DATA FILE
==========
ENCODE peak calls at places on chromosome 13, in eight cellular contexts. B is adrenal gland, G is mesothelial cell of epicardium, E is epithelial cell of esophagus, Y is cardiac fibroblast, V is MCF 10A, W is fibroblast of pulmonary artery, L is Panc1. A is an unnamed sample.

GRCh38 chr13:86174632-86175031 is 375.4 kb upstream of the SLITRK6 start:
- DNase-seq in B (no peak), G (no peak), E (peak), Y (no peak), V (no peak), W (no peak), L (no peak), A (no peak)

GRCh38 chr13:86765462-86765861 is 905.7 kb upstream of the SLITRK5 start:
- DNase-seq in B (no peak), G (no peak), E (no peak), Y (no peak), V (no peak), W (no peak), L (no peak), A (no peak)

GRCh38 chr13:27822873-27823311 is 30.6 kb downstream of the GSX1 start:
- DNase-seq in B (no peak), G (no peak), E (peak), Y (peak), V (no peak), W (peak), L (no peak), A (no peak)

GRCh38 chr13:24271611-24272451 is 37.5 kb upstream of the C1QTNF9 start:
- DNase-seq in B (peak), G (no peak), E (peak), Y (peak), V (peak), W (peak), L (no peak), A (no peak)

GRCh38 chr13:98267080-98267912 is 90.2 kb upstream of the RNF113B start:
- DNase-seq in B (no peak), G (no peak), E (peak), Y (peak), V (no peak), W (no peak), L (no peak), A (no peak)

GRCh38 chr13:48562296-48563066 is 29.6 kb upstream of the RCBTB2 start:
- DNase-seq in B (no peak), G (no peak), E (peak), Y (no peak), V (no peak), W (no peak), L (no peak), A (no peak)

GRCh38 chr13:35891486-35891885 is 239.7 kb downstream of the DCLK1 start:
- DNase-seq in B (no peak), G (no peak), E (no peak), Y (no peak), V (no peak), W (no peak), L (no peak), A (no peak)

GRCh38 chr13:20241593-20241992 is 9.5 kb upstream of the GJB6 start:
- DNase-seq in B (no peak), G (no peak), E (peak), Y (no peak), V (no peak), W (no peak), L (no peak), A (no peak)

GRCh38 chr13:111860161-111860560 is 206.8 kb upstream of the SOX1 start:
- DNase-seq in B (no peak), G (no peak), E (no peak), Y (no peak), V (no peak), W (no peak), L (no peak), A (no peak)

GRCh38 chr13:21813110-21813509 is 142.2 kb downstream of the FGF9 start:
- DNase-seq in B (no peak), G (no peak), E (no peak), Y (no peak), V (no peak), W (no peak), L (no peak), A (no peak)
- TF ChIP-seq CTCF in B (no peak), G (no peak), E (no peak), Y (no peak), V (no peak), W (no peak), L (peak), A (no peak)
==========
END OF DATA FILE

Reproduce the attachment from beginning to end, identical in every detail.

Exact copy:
ENCODE peak calls at places on chromosome 13, in eight cellular contexts. B is adrenal gland, G is mesothelial cell of epicardium, E is epithelial cell of esophagus, Y is cardiac fibroblast, V is MCF 10A, W is fibroblast of pulmonary artery, L is Panc1. A is an unnamed sample.

GRCh38 chr13:86174632-86175031 is 375.4 kb upstream of the SLITRK6 start:
- DNase-seq in B (no peak), G (no peak), E (peak), Y (no peak), V (no peak), W (no peak), L (no peak), A (no peak)

GRCh38 chr13:86765462-86765861 is 905.7 kb upstream of the SLITRK5 start:
- DNase-seq in B (no peak), G (no peak), E (no peak), Y (no peak), V (no peak), W (no peak), L (no peak), A (no peak)

GRCh38 chr13:27822873-27823311 is 30.6 kb downstream of the GSX1 start:
- DNase-seq in B (no peak), G (no peak), E (peak), Y (peak), V (no peak), W (peak), L (no peak), A (no peak)

GRCh38 chr13:24271611-24272451 is 37.5 kb upstream of the C1QTNF9 start:
- DNase-seq in B (peak), G (no peak), E (peak), Y (peak), V (peak), W (peak), L (no peak), A (no peak)

GRCh38 chr13:98267080-98267912 is 90.2 kb upstream of the RNF113B start:
- DNase-seq in B (no peak), G (no peak), E (peak), Y (peak), V (no peak), W (no peak), L (no peak), A (no peak)

GRCh38 chr13:48562296-48563066 is 29.6 kb upstream of the RCBTB2 start:
- DNase-seq in B (no peak), G (no peak), E (peak), Y (no peak), V (no peak), W (no peak), L (no peak), A (no peak)

GRCh38 chr13:35891486-35891885 is 239.7 kb downstream of the DCLK1 start:
- DNase-seq in B (no peak), G (no peak), E (no peak), Y (no peak), V (no peak), W (no peak), L (no peak), A (no peak)

GRCh38 chr13:20241593-20241992 is 9.5 kb upstream of the GJB6 start:
- DNase-seq in B (no peak), G (no peak), E (peak), Y (no peak), V (no peak), W (no peak), L (no peak), A (no peak)

GRCh38 chr13:111860161-111860560 is 206.8 kb upstream of the SOX1 start:
- DNase-seq in B (no peak), G (no peak), E (no peak), Y (no peak), V (no peak), W (no peak), L (no peak), A (no peak)

GRCh38 chr13:21813110-21813509 is 142.2 kb downstream of the FGF9 start:
- DNase-seq in B (no peak), G (no peak), E (no peak), Y (no peak), V (no peak), W (no peak), L (no peak), A (no peak)
- TF ChIP-seq CTCF in B (no peak), G (no peak), E (no peak), Y (no peak), V (no peak), W (no peak), L (peak), A (no peak)